So, the trio created Emile Learning Inc., a virtual learning platform that Quiros calls a “master class for high school education.”
The Beverly Hills-based on-demand platform teaches students using short-form videos.
“We believe we have a product roadmap and line of sight to serve all (students),” Ruano said.
Launched in October, the education technology platform offers video classes ranging from five to nine minutes each, with high-quality editing and production. The company looks to engage Generation Z and Generation Alpha students — or those in high school and middle school.
For now, Emile only offers supplemental material. But the company is set to launch a pilot program for its for-credit courses starting July 1, and an official launch of its accredited classes is slated for the fall.
According to Emile, more than 50,000 students have signed up for the pilot program.
Ruano came up with the concept for Emile as a way to help students study for advanced placement exams. After gaining accreditation from the Western Association of Schools and Colleges in May, the trio shifted its sights to offering for-credit classes as many students may not have access to advanced placement courses at their schools.
“The mission of Emile is to create the best learning experience online for high schoolers and to increase the accessibility of basically the entire high school curriculum,” Quiros said.
Emile Learning has $5.3 million in funding after closing a $3 million funding round on May 26. Menlo Park-based venture capital firm Kleiner Perkins, which is also an investor in education technology platforms Duolingo Inc. and Coursera Inc., led the latest funding round.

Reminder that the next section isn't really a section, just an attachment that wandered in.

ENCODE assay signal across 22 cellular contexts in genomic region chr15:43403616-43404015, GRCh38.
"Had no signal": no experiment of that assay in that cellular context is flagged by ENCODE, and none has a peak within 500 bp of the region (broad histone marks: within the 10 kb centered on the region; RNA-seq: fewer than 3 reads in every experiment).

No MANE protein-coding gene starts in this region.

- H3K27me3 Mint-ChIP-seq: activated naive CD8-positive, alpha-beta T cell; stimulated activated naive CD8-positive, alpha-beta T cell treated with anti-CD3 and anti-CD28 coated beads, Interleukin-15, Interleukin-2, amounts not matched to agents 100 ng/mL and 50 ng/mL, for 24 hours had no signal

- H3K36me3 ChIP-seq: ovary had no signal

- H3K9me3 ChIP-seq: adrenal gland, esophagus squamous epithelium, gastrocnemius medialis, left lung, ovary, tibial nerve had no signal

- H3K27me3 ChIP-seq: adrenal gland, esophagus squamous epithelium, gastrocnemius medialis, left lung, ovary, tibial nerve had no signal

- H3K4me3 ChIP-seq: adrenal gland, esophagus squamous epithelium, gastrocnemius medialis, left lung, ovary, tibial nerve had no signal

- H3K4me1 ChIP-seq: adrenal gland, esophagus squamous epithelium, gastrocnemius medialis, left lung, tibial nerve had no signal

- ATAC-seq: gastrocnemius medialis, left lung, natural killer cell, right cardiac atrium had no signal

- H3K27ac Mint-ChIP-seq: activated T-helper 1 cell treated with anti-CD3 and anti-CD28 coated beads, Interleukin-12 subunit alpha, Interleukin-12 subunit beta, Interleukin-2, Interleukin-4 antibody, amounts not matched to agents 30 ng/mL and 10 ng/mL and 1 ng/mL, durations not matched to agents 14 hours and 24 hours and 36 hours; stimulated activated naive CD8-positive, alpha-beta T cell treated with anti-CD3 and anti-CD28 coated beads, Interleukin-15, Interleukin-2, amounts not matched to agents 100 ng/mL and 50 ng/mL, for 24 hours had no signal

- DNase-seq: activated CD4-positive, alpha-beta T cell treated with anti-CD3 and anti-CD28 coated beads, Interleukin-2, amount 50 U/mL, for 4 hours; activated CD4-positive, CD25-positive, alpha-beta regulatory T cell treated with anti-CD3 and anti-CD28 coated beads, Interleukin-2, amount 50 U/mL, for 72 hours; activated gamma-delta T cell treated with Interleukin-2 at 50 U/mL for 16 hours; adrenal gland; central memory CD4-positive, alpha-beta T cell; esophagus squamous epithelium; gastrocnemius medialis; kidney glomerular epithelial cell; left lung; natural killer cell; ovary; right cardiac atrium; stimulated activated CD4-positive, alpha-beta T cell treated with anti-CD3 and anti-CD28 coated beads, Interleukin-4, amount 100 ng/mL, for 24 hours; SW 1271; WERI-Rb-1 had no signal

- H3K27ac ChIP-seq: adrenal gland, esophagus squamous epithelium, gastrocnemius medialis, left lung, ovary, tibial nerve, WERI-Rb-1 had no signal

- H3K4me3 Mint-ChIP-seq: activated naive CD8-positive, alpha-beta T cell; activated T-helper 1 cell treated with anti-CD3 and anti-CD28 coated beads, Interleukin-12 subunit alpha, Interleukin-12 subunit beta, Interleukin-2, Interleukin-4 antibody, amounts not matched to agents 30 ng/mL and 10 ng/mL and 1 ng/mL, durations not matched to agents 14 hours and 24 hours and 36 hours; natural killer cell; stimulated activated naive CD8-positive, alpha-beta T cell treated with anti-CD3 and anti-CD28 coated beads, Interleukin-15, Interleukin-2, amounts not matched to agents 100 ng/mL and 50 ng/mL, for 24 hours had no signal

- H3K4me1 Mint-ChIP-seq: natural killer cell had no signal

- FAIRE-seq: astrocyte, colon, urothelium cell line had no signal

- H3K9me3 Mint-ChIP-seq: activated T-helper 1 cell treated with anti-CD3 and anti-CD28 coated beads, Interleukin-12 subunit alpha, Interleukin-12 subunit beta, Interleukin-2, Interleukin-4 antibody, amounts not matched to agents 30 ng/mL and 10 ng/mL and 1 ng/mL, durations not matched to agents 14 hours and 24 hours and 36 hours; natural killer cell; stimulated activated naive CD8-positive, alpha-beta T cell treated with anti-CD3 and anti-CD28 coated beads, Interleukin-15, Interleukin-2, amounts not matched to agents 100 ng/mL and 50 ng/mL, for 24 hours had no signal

Other investors in the latest round include San Carlos-based SoftBank Opportunity Fund, former Goldman Sachs & Co. President John Thornton and Cameo founder Steven Galanis.
Ruano said Emile will use the latest funding to increase hiring and content development.
“A lot of those resources are about scaling up and reaching more students through partnerships with school districts and other institutions,” he said.
The company also reaches a younger audience through its social media platforms, which rely on “micro-influencers,” or individuals with less than 1 million followers. Emile has more than 5 million viewers across its TikTok, Instagram and YouTube accounts, Vilardo said.
He added that social media helped the company gain thousands of users in three months. The popularity of short-form video and digital creators have driven Emile’s product strategy as well, he said.
“We’re really leveraging that digital creator space and bringing that to education,” Vilardo said.
Emile offers 10 advanced placement courses and nine regular courses in subjects such as English, world history, calculus and biology. The company also offers lessons in what it calls “experiential courses” in acting, computer science and a personal finance class taught by a University of Pennsylvania professor.
The upcoming for-credit pilot program will feature nine teachers. The company flew the teachers out to L.A. for 15 days to film all of the content, Vilardo said.
According to Ruano, the push by institutions and governments to increase access to high-speed internet “dramatically affected that company’s potential.”
“Those macro changes have given us a much bigger sort of audience,” he said.
The goal is for Emile to offer nearly all 38 advanced placement courses taught in the United States in the future and to eventually offer the platform internationally.
Aside from AP classes, Ruano said he also aims to attract people to the platform who have dropped out of high school and need help completing their diplomas.
“We know there is a huge lack of options that are flexible for that community and everyone in between,” he said.
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